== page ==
Strip Search:
First Impressions (Spoiler Free!)

May 01, 2013
stripsearch logo

(I know this isn't necessarily about video games, but it is from Penny Arcade, and it is fantastic. I do suggest all of you check it out.)

When this show was first announced, it barely caught my interest at all. Okay, to be fair, the fact that this show was full of webcomic artists and was created by Penny Arcade did give me some hope. Otherwise, the concept of an elimination-style reality show was completely lost on me after the corporate mess that was Sony's The Tester, which I had only given a try due to Egoraptor's involvement in it. But, this isn't about picking on other shows, this is about how absolutely fantastic a show like this can be done when it is done right.

For those of you who don't know, Strip Search is a reality webseries that takes twelve webcomic artists, puts them in a house, and eliminates them one by one through challenges, with the promise that the winner will receive $15,000 and a spot in the Penny Arcade offices for a year. However, unlike most elimination shows, Strip Search is all about giving challenges that will make the contestants more well rounded as independent artists, and not just about knocking them down one by one arbitrarily. For the most part these challenges are practical, and shine light on the contestants' flaws in a way they might be able to improve them.

While I didn't expect it to be, my absolute favorite part of this show is the eliminations. Not for the challenges themselves, but for how well Mike and Jerry handle them. Aside from some playful banter, they have genuinely interesting conversations with the artists, and give me the feeling that they are trying to make it as stress free of an environment as possible.

Now, the best part about all this? The loser. They don't just send him packing, but instead, Mike and Jerry actually sit with them and tell them how awesome they are. To me, their goal it to see all of these artists succeed, and to make sure none of them are discouraged by this.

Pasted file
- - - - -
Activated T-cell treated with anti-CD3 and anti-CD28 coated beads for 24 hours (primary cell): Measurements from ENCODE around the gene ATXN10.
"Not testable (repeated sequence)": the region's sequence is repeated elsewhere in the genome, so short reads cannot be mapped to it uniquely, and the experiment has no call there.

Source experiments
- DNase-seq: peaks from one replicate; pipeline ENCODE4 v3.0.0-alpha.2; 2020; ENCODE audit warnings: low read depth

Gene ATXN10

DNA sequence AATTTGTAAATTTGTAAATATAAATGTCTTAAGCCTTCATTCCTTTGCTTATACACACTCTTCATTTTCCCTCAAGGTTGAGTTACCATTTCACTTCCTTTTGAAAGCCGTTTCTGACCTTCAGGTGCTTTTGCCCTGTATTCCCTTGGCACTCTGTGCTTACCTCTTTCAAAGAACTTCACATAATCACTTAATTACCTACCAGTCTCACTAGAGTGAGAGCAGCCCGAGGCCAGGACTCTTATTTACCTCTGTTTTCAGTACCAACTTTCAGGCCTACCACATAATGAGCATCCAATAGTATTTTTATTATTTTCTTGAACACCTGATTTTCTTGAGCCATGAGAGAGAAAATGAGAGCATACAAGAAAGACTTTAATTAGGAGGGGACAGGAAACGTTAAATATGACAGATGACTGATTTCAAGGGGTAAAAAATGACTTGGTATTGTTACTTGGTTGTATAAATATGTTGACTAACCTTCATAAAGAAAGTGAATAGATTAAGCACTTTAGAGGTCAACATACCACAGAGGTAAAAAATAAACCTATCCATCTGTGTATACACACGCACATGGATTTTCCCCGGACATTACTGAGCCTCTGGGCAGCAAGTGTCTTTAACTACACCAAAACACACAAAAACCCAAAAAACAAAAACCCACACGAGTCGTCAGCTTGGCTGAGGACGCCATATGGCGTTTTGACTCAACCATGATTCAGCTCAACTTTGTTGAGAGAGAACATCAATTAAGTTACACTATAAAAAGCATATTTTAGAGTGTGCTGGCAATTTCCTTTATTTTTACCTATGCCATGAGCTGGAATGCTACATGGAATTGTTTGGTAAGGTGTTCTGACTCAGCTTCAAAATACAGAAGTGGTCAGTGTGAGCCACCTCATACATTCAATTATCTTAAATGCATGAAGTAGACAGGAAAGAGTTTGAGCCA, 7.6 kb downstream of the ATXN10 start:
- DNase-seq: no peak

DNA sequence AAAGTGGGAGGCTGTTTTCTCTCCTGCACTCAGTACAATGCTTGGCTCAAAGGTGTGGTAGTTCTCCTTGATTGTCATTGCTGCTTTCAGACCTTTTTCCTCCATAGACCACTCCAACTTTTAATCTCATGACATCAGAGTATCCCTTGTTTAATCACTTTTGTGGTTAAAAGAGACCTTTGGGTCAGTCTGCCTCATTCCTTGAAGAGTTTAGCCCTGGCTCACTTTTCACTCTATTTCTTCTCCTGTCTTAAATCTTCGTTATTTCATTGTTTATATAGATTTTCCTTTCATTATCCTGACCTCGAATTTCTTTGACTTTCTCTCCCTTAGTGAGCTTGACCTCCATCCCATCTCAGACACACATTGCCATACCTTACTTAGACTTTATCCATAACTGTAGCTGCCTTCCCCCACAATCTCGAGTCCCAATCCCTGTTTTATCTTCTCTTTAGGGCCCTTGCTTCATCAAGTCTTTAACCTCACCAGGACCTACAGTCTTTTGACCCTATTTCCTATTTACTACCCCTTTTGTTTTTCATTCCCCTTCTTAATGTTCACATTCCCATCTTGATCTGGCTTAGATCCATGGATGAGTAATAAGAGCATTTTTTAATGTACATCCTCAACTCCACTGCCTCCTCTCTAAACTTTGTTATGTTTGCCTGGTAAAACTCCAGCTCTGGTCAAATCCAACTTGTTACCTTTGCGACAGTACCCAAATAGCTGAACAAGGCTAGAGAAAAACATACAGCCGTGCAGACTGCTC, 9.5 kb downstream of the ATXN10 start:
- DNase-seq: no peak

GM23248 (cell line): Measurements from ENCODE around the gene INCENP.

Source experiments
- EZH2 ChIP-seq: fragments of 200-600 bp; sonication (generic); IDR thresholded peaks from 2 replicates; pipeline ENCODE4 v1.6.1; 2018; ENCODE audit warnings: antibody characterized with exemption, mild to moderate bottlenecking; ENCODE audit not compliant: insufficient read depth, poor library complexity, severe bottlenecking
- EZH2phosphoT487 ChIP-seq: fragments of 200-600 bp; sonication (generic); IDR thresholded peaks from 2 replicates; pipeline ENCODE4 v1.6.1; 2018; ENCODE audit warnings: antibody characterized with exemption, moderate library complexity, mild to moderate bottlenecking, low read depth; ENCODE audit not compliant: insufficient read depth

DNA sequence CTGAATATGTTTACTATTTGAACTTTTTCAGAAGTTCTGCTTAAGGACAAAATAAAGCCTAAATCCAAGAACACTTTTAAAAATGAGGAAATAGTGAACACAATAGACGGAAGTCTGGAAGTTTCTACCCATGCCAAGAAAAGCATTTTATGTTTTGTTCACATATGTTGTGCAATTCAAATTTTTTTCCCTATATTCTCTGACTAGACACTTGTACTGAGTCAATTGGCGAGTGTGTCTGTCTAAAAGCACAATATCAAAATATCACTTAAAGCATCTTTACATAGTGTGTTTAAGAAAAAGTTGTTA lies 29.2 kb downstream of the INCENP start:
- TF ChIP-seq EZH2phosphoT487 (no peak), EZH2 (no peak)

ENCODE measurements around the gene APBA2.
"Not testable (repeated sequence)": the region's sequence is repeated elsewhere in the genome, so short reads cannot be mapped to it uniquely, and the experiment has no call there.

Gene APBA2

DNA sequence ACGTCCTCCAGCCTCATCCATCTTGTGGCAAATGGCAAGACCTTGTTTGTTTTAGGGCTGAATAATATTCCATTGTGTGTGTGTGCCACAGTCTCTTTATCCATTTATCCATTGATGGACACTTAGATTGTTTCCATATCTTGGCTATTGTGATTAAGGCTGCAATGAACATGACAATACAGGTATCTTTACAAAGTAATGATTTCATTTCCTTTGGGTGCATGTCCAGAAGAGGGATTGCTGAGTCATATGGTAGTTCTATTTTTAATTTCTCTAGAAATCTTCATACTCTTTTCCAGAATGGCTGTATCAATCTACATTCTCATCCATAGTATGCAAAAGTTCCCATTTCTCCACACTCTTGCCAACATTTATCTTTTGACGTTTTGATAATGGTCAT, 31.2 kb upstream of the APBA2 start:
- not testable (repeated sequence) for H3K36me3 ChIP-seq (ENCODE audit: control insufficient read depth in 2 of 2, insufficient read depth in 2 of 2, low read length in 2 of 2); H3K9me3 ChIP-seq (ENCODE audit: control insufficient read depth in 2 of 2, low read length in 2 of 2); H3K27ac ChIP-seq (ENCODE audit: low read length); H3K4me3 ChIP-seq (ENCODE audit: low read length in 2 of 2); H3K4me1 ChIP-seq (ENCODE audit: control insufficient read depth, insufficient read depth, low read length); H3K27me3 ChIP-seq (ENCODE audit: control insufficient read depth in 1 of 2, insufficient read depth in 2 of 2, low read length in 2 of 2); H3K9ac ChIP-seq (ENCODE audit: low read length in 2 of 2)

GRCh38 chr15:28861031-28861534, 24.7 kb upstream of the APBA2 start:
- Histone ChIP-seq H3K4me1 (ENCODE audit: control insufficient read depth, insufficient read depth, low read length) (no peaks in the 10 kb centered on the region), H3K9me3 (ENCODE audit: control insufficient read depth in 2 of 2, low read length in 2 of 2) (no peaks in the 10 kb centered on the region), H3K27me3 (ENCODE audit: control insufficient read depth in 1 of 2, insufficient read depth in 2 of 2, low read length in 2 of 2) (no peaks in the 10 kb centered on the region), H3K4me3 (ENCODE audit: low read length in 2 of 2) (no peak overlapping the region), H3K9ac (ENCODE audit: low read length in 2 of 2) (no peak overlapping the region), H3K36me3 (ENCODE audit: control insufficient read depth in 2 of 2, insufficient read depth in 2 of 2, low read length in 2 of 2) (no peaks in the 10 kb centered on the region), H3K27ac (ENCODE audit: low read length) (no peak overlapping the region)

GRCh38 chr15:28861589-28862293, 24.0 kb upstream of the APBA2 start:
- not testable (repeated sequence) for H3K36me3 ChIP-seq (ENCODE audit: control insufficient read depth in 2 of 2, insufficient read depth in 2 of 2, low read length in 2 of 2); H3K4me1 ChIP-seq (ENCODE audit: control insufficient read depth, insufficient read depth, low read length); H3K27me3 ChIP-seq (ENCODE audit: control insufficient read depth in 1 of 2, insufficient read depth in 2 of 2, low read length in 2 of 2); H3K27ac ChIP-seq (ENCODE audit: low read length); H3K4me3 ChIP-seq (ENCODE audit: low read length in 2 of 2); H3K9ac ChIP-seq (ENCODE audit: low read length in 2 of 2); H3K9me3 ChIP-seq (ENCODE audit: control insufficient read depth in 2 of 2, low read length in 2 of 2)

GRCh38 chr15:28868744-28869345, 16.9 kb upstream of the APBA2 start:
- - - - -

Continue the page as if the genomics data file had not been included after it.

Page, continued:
This kind of care towards the artists involved bleeds throughout the entire show. All of them are shown in the intro, even after they are eliminated. They also retain all rights to the work they create on the show. This proves to me that this show is about the artists, not about the winner. It isn't an elaborate shell for advertisements, or even something to gain viewers. The artists are put on center stage, and their work is often linked to, either in annotations or on the site itself.

Speaking of the website, it's obvious how much care was put in to making sure this is just as excellent of an experience for the viewers as the artists. Comments on the episodes are hidden by default, and there are special spoiler pages for each episode. Even though the show is sponsored, not once did I feel like I was being sold something. I'm only a few episodes in to the current lineup of about 18 episodes, and I'm making a point to follow each artist online as they are eliminated. This whole thing seems like a win-win for everybody. The artists not only get to learn from the experience, but they get free publicity for their work. Meanwhile, the audience gets a fantastically nerve-wracking show, and a whole collection of new artists to follow online.

Once again, Penny Arcade has given me hope that the world can be a much more positive place. Strip Search builds up its contestants instead of tearing them down. It treats webcomics as art, and serves to make that art more well known. Even if there is only one true winner, this is a game that everybody can win from.

Zoë Wolfe

Co-Founder, Webmaster